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5 Tips for a Liveaboard Life

5 Tips for a Liveaboard Life


With many waterways on the Gold Coast (and beyond!), living aboard a new (or not-so-new) boat is all very appealing. Has the romantic idea of living on board a boat become a very tempting option for you? Sue Parry Jones provides a short list of things to consider.


Play by the rules

The first thing you must decide is where you will actually live when you are not travelling – at a marina, on a mooring, or at anchor.

While several marinas allow for liveaboards and provide facilities for their use, there is unfortunately very limited space available across the Gold Coast. Further, it is no longer possible to obtain one of the very few moorings that remain, though this situation may change if moorings that were removed and due to be relocated are returned to the water. Living at anchor then becomes the most viable option for those considering a liveaboard life.

There is no national or state legislative restriction on people living aboard a boat. It must be noted, however, that local councils have jurisdiction to apply locally appropriate rules. On the Gold Coast, the Gold Coast Waterways Authority currently has the task of monitoring all boating activity and has the mandate for enforcing all relevant rules and restrictions relating to the waterways use. It is imperative that liveaboards be well informed about their local rules and comply with them.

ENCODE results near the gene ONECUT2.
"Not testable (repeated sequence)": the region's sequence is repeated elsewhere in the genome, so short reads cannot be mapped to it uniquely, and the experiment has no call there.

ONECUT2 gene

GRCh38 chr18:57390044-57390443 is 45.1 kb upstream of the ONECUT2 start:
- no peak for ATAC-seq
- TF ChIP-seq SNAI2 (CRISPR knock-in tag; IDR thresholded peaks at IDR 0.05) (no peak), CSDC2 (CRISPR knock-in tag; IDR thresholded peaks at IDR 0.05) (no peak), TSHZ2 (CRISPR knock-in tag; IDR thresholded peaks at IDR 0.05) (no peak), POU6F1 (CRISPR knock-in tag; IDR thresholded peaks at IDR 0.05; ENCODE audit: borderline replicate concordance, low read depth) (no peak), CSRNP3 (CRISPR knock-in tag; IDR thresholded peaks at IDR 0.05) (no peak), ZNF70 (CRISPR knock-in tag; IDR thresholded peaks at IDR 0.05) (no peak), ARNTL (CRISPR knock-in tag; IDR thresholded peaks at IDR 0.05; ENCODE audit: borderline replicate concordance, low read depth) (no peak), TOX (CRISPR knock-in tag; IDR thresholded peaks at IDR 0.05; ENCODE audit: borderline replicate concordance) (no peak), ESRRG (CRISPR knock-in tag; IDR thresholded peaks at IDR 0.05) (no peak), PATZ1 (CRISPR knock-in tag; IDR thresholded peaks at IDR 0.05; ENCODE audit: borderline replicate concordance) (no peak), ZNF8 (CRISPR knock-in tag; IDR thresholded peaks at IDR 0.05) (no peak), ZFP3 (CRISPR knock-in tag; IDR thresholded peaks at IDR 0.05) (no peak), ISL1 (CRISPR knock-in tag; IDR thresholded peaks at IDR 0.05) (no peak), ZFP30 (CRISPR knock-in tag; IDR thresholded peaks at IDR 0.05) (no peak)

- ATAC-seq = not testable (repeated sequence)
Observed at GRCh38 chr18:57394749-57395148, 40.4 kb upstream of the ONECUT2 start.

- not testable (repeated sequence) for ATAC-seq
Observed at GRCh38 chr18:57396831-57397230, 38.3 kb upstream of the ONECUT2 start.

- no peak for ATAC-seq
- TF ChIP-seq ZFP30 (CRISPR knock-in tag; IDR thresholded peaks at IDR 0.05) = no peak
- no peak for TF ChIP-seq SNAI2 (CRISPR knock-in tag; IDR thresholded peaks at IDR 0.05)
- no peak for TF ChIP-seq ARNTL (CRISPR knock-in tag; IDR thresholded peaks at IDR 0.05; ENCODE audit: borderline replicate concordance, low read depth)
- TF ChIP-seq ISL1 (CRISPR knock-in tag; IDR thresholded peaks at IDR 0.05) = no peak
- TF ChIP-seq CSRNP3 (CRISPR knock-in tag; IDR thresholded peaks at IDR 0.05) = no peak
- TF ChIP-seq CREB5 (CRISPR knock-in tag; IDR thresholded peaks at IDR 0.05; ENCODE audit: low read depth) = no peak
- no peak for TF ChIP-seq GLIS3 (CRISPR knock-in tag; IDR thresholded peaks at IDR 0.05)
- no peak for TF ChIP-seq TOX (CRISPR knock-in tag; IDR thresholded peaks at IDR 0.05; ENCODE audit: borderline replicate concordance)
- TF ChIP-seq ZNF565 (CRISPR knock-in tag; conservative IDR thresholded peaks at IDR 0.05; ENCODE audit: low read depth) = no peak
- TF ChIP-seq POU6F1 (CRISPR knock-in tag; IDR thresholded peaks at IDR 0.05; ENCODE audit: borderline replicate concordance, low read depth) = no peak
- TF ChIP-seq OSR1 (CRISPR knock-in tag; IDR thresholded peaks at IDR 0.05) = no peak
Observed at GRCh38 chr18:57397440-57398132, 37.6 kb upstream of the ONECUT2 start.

On the Broadwater, there are several anchoring zones and a requirement that vessels anchor for certain periods, and then move. Some anchorages have a limit of no more than 24 consecutive hours in any 30-day period, and others no more than 7 consecutive days in any 60-day period. Moving between anchorages is permitted to allow access to anchorages for all. So long as you are moving around as required, you will not incur any wrath.

Complying with other rules like the proper wastewater disposal is also mandatory. Pump-out facilities are available at Southport Yacht Club, Mariner’s Cove, Runaway Bay, and several of the Hope Island marinas. Composting toilets are becoming very popular with liveaboards making it easier to avoid pollution.


Be self-reliant

You have to be pretty resourceful to manage a life on board a boat. Things break and must be repaired or replaced. But, unlike in a house where nothing is going to happen while you wait for the plumber, you may find yourself needing to figure out a quick temporary fix so your home does not sink while you wait!

On a more day-to-day level, if you are halfway through cooking a meal, for example, and realise you do not have enough flour, you cannot just pop out to the car and run down to the shop. It is a much bigger ordeal, and often too big an ordeal! However, the boating community very closely resembles the old-fashioned village that many of our parents grew up knowing: you can drop by a neighbouring boat to see if you can borrow a cup of flour to complete the recipe! Still it’s true that, on the whole, liveaboard boating is going to require a little more resilience and creativity than living in a regular bricks-and-mortar property.


Be self-managing

Liveaboards need to be more independent and managing of their own lives. One of the things people often do not realise about liveaboards who live at anchor is how much they must do for themselves. There is no water supply, electricity supply, garbage collection or postal delivery. All these things must be arranged by and for themselves.